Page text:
Follow by Email

Printing Techniques




I know that our blog contains a references to different printing techniques.  We probably know what we are talking about and don’t provide any explanations.  This idiot’s guide to printing technology (the idiot in this case is probably the author) provides a quick reference to the four main ways of producing a printed image.   If you want to know more a good place to start is the collection of articles on the history of printing in  Wikepedia.

Letterpress printing is probably the oldest technique of them all.  Intuitively carving an image out of a block of wood, coating it with ink or paint and pressing it onto a sheet of paper is an obvious way of making multiple copies.  This technique predates Gutenberg and was in use in China by 868AD.  By the 14th century printing on cloth using wooden blocks was carried out in EuropeJohannes Gutenberg’s critical innovation was the development of metal type which together with the availability of paper made letterpress printing possible. The appearance of the 42 Line Gutenberg Bible in 1455 marks the introduction of letterpress printing which dominated the business for over 500 years.  The essential characteristic of letterpress is that the black part of the image is raised.  Throughout the time that they were in business Robert Smail & Sons was primarily a letterpress printer.  The many cases of type in the case room and the collection of over 1,000 printers blocks that provide the illustrations all have the black part of the image raised.

Whilst letterpress printing is no longer used for everyday printing it lives in rubber stamps and dot matrix computer printers which are still used to produce invoices and other similar documents where it is necessary to produce multiple copies simultaneously.  In the world of arts and crafts limited edition books are printed by letterpress as it has a tactile quality not available by other means.  Lino cuts, stamping and the humble potato print all utilise this approach to the printed image.


Intaglio printing   (Italian for "cut in") is the direct opposite of letterpress.  The image is incised into the surface of the printing plate.  The plate is coated with ink, the excess ink is wiped from the surface of the plate leaving ink in the incised image.  When a sheet of paper is pressed onto the plate it removes the ink from the incised image.  Intaglio might not be as intuitive an idea as letterpress but it first appeared in the 15th century.  It may have originated with goldsmiths taking an impression as a way of recording an engraved design.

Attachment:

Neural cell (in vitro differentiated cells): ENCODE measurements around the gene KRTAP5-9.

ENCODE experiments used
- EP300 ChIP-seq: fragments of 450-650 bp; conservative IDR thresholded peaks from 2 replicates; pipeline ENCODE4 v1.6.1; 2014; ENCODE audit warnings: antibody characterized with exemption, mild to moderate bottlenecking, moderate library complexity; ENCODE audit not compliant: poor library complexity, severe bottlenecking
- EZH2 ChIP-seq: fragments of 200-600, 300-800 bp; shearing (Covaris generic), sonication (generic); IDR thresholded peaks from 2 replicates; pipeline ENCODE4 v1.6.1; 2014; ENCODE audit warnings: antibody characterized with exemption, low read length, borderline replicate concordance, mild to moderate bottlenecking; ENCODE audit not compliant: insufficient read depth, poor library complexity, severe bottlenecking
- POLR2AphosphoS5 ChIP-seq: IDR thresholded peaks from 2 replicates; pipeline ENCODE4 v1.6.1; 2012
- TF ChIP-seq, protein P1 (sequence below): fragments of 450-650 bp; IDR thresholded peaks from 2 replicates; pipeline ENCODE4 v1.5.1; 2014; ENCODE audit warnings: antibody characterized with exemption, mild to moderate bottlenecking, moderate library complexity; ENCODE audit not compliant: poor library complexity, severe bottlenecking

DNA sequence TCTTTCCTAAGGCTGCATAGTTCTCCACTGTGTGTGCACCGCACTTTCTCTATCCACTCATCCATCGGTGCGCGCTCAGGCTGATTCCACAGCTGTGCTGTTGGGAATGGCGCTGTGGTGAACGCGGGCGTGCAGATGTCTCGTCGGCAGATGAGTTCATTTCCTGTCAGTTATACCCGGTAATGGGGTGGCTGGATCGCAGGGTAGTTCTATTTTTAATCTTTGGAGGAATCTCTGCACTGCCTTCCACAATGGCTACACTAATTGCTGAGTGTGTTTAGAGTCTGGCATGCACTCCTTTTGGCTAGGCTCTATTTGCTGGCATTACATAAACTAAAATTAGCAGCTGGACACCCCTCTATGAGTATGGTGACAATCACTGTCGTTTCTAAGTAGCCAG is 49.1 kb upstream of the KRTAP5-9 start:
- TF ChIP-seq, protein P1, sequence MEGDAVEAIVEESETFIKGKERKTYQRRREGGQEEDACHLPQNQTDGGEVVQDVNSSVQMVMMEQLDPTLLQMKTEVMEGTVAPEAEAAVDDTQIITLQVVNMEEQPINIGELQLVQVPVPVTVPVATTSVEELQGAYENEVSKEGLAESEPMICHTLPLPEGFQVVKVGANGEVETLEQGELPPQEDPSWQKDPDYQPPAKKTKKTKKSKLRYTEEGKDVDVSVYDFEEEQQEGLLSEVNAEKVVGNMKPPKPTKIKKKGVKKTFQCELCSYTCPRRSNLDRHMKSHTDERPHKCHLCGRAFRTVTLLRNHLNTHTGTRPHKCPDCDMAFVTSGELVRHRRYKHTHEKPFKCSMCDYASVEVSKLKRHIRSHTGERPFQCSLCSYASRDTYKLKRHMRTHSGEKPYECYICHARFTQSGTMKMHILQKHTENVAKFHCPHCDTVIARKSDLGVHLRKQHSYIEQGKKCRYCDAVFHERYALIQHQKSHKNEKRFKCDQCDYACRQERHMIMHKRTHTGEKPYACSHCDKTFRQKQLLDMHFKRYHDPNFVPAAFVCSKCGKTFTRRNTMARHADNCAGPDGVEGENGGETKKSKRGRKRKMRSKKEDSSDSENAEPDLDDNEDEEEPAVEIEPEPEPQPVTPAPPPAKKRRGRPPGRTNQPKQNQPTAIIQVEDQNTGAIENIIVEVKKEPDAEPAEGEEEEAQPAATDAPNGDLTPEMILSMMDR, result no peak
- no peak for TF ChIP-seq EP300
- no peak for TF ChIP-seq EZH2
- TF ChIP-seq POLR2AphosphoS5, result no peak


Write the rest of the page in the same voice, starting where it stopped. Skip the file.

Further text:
Intaglio plates are expensive and time consuming to prepare and once the job is finished they cannot be re-used.  The results however are excellent and if deeply incised the thickness of ink transferred to the paper leaves a raised image that can be felt.  Consequently intaglio printing was used by for high quality work and it is still used to print bank notes and postage stamps.  Engravings and etchings created by artists such as Albrecht Durer were intaglio plates.  Whilst engraving or etching are sometimes used as synonyms for intaglio both techniques have been used to produce letterpress plates.  The wooden engraver Thomas Bewick was a prominent exponent of this approach.

Another conceptually simply way of reproducing an image is to cut it out of thin, stiff material and pass ink through onto the paper.  At its simplest this gave rise to the stencil, widely use for marking wooden crates and characterised by the bars that held the white in the centre of enclosed letters such as “O” in place.  A more sophisticated approach gave us the rotary duplicator made be Gestetner and Roneo.  Prior to the near universal introduction of plain paper photocopiers these duplicators were used whenever multiple copies of a document were required.  The text was typed, without a ribbon, onto a specially prepared paper stencil.  This cut the letters into the stencil and illustrations could be added with a stylus.  Ink could then be forced through the stencil onto sheets of paper.